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Additional Notes on Robert Fancher,
                  Son of Alexander Fancher (who was the uncle of Captain Alexander Fancher)

Said to have served in the War of 1812, Robert's father, Alexander Fancher, actually served in the Creek War (1813-1814). Historically, the Creek War, and its records at the National Records and Administration Archives (NARA), is generally included as part of the War of 1812 because of the time period, but they were really two different wars with two very different agendas. The Creek War.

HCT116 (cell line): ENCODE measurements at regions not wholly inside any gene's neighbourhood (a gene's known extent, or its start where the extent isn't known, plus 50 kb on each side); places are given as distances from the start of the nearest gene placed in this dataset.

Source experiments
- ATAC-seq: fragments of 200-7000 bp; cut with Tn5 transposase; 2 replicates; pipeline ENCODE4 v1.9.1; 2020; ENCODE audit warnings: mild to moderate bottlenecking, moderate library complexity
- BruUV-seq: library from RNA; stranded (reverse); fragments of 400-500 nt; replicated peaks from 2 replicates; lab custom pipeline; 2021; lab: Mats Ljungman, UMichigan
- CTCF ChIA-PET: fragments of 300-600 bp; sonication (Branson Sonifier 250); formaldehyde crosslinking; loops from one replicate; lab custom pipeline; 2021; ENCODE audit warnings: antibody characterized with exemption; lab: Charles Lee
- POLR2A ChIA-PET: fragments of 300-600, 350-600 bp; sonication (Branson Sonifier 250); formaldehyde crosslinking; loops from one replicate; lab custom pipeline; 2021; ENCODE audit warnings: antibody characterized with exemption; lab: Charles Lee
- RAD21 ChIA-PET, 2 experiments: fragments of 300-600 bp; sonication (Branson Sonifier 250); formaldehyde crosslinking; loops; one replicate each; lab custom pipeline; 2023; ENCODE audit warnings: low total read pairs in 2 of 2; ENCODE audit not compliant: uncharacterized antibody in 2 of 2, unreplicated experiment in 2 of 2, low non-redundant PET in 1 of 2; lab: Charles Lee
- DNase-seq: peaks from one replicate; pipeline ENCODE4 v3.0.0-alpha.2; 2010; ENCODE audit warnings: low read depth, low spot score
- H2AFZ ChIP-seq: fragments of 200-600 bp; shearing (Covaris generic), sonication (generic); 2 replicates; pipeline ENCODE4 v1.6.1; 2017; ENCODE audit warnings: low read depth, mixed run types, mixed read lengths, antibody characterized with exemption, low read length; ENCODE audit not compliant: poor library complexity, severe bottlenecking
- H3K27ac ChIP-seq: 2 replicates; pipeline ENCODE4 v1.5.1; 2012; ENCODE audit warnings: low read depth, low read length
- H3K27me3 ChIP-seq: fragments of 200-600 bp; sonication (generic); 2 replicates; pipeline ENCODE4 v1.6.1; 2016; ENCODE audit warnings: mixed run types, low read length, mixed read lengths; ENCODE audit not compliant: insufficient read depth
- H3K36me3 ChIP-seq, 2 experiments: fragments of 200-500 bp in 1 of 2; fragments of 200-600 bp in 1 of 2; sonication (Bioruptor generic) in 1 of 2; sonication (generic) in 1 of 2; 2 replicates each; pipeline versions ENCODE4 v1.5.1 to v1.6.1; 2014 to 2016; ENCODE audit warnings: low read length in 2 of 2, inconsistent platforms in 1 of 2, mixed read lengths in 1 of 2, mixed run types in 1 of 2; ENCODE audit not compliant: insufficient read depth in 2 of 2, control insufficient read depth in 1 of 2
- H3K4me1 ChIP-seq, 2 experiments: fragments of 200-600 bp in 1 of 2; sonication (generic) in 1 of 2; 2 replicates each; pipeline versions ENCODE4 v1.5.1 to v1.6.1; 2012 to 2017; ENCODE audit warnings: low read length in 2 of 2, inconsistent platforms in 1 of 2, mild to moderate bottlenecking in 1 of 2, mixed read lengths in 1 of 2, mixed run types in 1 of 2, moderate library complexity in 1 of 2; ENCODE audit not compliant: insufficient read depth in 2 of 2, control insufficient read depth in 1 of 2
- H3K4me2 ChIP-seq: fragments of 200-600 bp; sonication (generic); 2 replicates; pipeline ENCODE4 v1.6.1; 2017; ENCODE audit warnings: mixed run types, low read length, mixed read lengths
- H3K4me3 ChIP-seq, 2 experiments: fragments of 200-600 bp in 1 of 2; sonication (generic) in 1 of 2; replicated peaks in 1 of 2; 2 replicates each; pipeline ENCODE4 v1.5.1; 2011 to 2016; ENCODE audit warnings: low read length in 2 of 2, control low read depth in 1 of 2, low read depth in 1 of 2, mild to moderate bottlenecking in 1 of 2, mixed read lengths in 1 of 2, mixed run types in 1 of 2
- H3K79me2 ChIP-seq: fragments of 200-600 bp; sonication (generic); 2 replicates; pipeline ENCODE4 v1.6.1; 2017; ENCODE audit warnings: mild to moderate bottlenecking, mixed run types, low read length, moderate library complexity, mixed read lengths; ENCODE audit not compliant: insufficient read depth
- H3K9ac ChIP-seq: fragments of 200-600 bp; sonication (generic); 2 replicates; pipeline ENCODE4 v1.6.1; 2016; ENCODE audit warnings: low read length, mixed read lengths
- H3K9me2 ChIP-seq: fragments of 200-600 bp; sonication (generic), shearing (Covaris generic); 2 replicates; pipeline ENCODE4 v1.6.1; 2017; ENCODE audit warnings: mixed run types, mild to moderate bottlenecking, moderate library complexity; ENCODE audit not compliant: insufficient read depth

For three months and 6 days in 1814, Robert Fancher's father, Alexander Fancher, was a Private in Col. Robert Henry Dyer's Tennessee Volunteer Calvary and Mounted Gunmen Regiment, with Captain John Miller's Company of Spies.  Alexander Fancher appears on this Company's payroll for February 22 to May 27, 1814 and was paid $67.70. He also appears on the muster rolls starting February 22, 1814 and ending May 10, 1814. Dyer's Regiment was part of General John Coffee's cavalry brigade throughout most of the Creek War. The unit participated in the majority of the battles of the Creek War, including Talladega (9 November 1813), where they formed the reserves, and Horseshoe Bend (27 March 1814) when the Creek War ended. The regiment included several companies of "spies", which were companies of cavalry sent out on reconnaissance patrols and typically took the lead in the line of march. Robert Fancher's paternal uncle, James Fancher, also served in the same company, for the same period of time, during the Creek War. (The Fancher brothers enlisted 3 months after the Battle of Talladega, and both appear to have mustered out of service before the Battle of Horseshoe Bend, although both are paid up to May 27, 1814, the date of that battle which marked the end of the war.)

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